1
$\begingroup$

Context:

I have two independent samples that I want to compare for equality through an AB test. The metric being evaluated is binary: user clicks or not (proportions).

Question:

  1. I keep reading that z test are not to be used based on the assumptions that it makes and that t tests are recommended instead. I haven't seen any formula for two independent samples t test for proportions, but only for means. Does it exist?

  2. Is it even true that two sample z test for proportion is not recommended?

$\endgroup$
1
  • 1
    $\begingroup$ You’re fine to use a z test. The two sample z test for a difference in proportions is based off the asymptotic sampling distribution for the binary proportions. In the limit, the sampling distributions are normal, with variance which need not be independently estimated from the mean. You’re absolutely fine to use the z test in this scenario. $\endgroup$ Commented May 22, 2022 at 21:04

1 Answer 1

5
$\begingroup$

There are several nearly equivalent tests to compare two binomial proportions. The parameter of interest is the difference between the two population proportions $p_1 - p_2,$ which is usually estimated by the difference between the corresponding two sample proportions $\hat p_1 - \hat p_2,$ where $\hat p_i = x_i/n_i, i=1,2.$ with numbers $x_i$ of successes in $n_i$ trials.

Differences among the tests center on how or whether to use a normal approximation and on how to estimate the standard deviation of $\hat p_1 - \hat p_2,$ often called the (estimated) standard error. Roughly speaking,

  • One method is to assume equality of $p_1$ and $p_2,$ estimating $p = p_1 = p_2$ as $\hat p = \frac{x_1+x_2}{n_1+n_2}$ and $\widehat{\mathrm{Var}}(\hat p) = (n_1+n_2)\hat p(1-\hat p).$

  • An alternative method is to estimate the variances of the $\hat p_i$ separately and add.

Moreover, especially for small $n_i,$ various tests use different continuity corrections when invoking normal approximations, and other tests use no continuity correction.

Fortunately, these variations in method often make very little difference in final results. So it is more important to remember that the variations exist (so as not to be puzzles when various analyses do not match exactly) than to worry about which to use.

In R, the procedure prop.test uses a test statistic with an approximate chi-squared distribution. Suppose that there are $n_1 = 100$ subjects in the A group with $x_1 = 83$ successes and, independently $n_2 = 88$ subjects in the B group with $x_2 = 92$ successes, so that $\hat p_1 = 0.83, \hat p_2 \approx 0.9565.$ These two sample proportions differ significantly at the $1\%$ level because the P-value of the test is smaller than $0.01.$

prop.test(c(83,88), c(100,92), cor=F)

        2-sample test for equality of proportions 
        without continuity correction

data:  c(83, 88) out of c(100, 92)
X-squared = 7.8742, df = 1, p-value = 0.005015
alternative hypothesis: two.sided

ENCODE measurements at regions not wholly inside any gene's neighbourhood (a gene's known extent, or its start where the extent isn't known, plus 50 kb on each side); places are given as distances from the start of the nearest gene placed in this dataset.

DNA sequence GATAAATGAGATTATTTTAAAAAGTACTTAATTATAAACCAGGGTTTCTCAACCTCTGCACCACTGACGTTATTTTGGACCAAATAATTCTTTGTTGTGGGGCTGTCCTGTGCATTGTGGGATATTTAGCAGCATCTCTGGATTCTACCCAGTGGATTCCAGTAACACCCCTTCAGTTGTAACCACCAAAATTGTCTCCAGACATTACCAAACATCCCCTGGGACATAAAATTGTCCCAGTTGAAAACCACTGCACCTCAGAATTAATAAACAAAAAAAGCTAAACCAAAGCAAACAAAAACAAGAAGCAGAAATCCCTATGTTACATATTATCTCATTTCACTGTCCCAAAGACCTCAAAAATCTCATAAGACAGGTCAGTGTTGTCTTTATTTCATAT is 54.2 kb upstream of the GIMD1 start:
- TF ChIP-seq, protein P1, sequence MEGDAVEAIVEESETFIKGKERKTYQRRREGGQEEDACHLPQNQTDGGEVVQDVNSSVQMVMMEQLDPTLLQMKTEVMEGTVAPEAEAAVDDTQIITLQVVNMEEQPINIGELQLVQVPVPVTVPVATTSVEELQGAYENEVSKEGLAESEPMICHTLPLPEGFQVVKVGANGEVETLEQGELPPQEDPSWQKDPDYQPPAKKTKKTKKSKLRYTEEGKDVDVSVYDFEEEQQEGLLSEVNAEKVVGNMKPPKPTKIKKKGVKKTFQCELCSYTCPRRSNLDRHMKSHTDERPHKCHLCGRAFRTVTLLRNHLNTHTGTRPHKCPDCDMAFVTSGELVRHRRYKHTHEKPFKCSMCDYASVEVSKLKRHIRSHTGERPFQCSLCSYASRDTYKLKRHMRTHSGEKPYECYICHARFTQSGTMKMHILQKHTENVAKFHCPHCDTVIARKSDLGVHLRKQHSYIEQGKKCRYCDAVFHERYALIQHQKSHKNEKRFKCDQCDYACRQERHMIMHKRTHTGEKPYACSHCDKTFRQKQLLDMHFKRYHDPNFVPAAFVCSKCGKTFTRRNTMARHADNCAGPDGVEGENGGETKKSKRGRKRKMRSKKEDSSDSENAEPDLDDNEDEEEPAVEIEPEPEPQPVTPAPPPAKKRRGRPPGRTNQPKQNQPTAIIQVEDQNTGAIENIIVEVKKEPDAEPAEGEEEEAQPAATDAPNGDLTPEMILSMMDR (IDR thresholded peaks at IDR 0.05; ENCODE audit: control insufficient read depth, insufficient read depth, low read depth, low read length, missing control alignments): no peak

95 percent confidence interval:
 -0.21111962 -0.04192386
sample estimates:
   prop 1    prop 2 
0.8300000 0.9565217 

Notice that this test is the same as a chi-squared test of homogeneity on the $2 \times 2$ table there columns are for A and B, rows are for Success and Failure. (Particularly with sample sizes around 100 or larger, I choose to use the argument cor=F to suppress the continuity correction.)

TAB = rbind(c(83,88), c(17,4));  TAB

     chisq.test(TAB, cor=F)
         [,1] [,2]
    [1,]   83   88
    [2,]   17    4

        Pearson's Chi-squared test

data:  TAB
X-squared = 7.8742, df = 1, p-value = 0.005015

The P-value is exactly the same as for a two-tailed test prop.test(as above), but no confidence interval or estimates $\hat p_i$ are given.

Notes: (1) If some of the counts in TAB are very small (thus, triggering a warning message), it is best to use chisq.test with parameter sim=T to get a simulated P-value that may be more useful than the one from the traditional chi-squared test statistic.

(2) Several other Answers on this site discuss tests of binomial proportions. You may find additional example and discussions alternative tests there. Also, uses of alternative tests can be found online.

$\endgroup$
3
  • 1
    $\begingroup$ Nice answer (+1) It shouldn’t really alter the results much, but shouldn’t the second element in the ‘success count’ vector be 91? $\endgroup$ Commented May 23, 2022 at 7:26
  • $\begingroup$ After a browser crash I changed the numbers slightly, but some of the old ones reappeared from history file (I guess). Hope I've fixed it now. Thanks. $\endgroup$
    – BruceET
    Commented May 23, 2022 at 7:43
  • $\begingroup$ You mentioned two alternatives. Can you please specify the formulas of the two alternatives? $\endgroup$
    – Nathan G
    Commented Feb 6, 2023 at 12:15

Your Answer

By clicking “Post Your Answer”, you agree to our terms of service and acknowledge you have read our privacy policy.

Not the answer you're looking for? Browse other questions tagged or ask your own question.